Mr. Trump and his administration must recognize that allowing even the appearance of conflicts to last into his tenure, as well as nepotistic behavior and rejections of transparency, will suggest that good governance is not the president-elect’s foremost goal.  Rather, it implies that what Mr. Trump primarily seeks from the oval office is personal and familial gain.  It presents the world with the impression of an American kleptocracy, however untrue.  This perception undermines one of the key bases of U.S. soft power, which is so critical for U.S. anti-corruption efforts: living up to political values at home.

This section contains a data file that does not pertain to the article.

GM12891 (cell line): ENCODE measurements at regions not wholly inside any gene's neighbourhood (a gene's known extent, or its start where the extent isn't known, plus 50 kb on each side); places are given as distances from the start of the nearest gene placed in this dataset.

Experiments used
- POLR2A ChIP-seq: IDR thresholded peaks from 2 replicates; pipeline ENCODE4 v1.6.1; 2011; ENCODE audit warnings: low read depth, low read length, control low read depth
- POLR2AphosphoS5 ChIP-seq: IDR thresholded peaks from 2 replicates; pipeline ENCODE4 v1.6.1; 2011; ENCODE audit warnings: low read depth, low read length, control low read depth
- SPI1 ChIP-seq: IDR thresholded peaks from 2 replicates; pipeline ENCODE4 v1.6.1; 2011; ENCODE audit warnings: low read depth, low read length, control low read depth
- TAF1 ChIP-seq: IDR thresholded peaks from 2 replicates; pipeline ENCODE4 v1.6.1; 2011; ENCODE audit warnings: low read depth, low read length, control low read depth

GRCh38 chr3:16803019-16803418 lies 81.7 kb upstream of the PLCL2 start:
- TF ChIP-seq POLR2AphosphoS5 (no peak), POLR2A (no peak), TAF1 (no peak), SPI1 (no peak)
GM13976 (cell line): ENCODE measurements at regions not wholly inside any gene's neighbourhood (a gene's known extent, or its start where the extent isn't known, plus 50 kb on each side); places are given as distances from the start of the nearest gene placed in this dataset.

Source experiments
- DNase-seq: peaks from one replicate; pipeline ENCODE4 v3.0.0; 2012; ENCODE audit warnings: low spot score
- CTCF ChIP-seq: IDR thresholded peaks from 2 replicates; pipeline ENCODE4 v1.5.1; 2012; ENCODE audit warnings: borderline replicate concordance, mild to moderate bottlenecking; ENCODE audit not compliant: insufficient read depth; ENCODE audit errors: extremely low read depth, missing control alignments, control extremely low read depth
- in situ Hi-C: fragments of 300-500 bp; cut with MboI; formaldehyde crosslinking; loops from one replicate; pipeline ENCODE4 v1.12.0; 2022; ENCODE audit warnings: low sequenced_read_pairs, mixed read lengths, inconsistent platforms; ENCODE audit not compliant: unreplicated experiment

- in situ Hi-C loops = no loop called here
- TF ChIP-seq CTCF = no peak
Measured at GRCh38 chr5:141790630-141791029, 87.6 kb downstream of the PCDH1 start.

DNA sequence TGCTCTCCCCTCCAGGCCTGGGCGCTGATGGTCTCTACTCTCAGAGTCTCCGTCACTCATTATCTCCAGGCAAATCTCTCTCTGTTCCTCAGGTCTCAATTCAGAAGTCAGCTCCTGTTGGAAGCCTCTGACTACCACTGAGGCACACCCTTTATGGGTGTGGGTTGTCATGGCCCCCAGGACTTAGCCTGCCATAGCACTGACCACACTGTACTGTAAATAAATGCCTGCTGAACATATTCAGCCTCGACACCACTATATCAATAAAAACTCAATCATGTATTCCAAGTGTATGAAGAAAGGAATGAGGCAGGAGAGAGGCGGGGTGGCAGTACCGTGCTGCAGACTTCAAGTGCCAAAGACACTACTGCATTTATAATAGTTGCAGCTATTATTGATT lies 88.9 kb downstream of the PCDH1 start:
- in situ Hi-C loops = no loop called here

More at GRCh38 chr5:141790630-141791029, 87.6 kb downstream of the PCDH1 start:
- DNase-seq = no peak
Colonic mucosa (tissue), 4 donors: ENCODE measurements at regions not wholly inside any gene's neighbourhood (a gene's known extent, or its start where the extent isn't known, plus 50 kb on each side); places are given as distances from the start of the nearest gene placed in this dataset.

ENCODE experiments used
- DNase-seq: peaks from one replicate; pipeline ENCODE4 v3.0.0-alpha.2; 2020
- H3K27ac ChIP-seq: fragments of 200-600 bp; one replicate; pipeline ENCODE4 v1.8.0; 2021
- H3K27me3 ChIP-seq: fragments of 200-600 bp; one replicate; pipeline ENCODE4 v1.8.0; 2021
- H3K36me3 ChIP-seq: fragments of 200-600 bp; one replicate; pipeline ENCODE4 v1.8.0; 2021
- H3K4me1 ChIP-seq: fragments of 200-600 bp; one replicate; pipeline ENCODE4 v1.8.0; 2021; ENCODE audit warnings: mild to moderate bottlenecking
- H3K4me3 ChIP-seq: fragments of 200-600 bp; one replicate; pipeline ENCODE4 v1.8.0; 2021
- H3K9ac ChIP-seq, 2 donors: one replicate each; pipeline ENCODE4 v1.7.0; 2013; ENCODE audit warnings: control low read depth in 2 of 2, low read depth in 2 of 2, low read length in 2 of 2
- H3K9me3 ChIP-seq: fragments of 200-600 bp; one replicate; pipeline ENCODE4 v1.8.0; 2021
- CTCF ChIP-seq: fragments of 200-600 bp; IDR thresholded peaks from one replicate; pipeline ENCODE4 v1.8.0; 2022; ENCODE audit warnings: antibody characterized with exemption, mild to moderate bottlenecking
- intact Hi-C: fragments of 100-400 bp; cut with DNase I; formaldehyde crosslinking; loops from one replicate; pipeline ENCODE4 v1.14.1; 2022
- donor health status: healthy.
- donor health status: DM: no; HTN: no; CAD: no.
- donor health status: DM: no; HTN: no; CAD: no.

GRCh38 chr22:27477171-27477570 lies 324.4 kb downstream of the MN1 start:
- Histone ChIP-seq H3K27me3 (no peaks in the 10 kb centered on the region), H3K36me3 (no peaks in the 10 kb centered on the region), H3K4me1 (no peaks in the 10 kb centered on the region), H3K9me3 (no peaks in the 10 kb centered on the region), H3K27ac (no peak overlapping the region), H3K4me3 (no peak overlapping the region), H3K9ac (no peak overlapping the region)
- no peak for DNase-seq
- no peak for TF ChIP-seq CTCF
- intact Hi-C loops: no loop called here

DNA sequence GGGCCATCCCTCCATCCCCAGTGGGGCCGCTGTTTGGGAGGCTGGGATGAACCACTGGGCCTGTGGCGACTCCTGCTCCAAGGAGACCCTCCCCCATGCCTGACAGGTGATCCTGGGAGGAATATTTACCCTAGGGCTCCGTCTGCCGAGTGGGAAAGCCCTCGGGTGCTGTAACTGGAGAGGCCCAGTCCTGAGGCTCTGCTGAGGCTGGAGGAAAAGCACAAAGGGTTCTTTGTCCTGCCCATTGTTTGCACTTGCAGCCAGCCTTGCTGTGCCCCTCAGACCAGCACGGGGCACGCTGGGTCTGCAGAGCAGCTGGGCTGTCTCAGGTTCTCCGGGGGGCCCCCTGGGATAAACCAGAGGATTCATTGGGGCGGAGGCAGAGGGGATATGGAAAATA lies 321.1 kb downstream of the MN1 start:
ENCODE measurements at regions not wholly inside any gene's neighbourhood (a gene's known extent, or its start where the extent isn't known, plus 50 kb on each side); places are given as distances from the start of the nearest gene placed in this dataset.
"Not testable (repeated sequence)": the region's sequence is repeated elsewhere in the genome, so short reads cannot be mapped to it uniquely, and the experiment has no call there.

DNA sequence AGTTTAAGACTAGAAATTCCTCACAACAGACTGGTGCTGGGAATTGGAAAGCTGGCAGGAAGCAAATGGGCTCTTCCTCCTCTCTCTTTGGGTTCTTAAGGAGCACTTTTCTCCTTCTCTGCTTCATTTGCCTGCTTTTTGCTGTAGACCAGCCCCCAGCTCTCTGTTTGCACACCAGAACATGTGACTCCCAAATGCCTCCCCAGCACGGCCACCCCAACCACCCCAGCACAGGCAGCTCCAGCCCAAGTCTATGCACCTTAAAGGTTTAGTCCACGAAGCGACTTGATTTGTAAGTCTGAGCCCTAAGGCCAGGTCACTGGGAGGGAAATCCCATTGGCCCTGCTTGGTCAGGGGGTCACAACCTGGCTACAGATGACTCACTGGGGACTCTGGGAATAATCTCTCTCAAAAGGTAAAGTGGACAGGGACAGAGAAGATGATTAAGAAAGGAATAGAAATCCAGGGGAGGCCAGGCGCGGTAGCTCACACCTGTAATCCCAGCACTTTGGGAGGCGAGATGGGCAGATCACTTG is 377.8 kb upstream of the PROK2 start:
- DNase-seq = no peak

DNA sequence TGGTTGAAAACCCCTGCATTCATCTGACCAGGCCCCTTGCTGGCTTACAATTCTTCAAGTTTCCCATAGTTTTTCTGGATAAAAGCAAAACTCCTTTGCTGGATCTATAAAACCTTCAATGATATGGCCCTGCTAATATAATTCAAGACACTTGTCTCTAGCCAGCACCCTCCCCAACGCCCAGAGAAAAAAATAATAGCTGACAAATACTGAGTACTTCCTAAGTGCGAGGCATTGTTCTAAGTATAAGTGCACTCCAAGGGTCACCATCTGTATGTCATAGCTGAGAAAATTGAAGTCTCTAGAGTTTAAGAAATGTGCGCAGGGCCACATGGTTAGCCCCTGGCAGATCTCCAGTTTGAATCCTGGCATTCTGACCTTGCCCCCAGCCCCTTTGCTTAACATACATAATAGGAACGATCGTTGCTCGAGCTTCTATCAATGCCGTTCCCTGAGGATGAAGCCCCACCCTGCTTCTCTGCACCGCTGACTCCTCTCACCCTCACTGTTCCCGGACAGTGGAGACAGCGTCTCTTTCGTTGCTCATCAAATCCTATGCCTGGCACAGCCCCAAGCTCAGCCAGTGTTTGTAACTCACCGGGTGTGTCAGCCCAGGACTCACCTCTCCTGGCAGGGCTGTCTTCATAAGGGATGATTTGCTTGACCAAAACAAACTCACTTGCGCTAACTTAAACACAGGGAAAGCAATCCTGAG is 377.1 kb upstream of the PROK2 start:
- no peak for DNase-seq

For the U.S. anti-corruption message and practice to attract international followers, and thereby reduce corruption, the United States must follow the example it espouses.  Why should skeptical bureaucrats in warring nations believe that governance in the public interest is also in their own interest if the U.S. President himself doesn’t seem to agree?  The scent of corruption in the White House – the locus of American power – will turn the arguments of the American businesses, NGOs, and government agencies that fight corruption around the world to hypocrisy. 

Soft power is an expansive concept, and every one of Mr. Trump’s immature tweets stands to lessen U.S. credibility as the example of a moral force for good in the world, and in turn, its ability to co-opt others towards that end.  But in a direct and intuitive manner, Mr. Trump’s decisions that appear to be in his own interest rather than those of the public will place the entire U.S. anti-corruption apparatus in a position of weakness.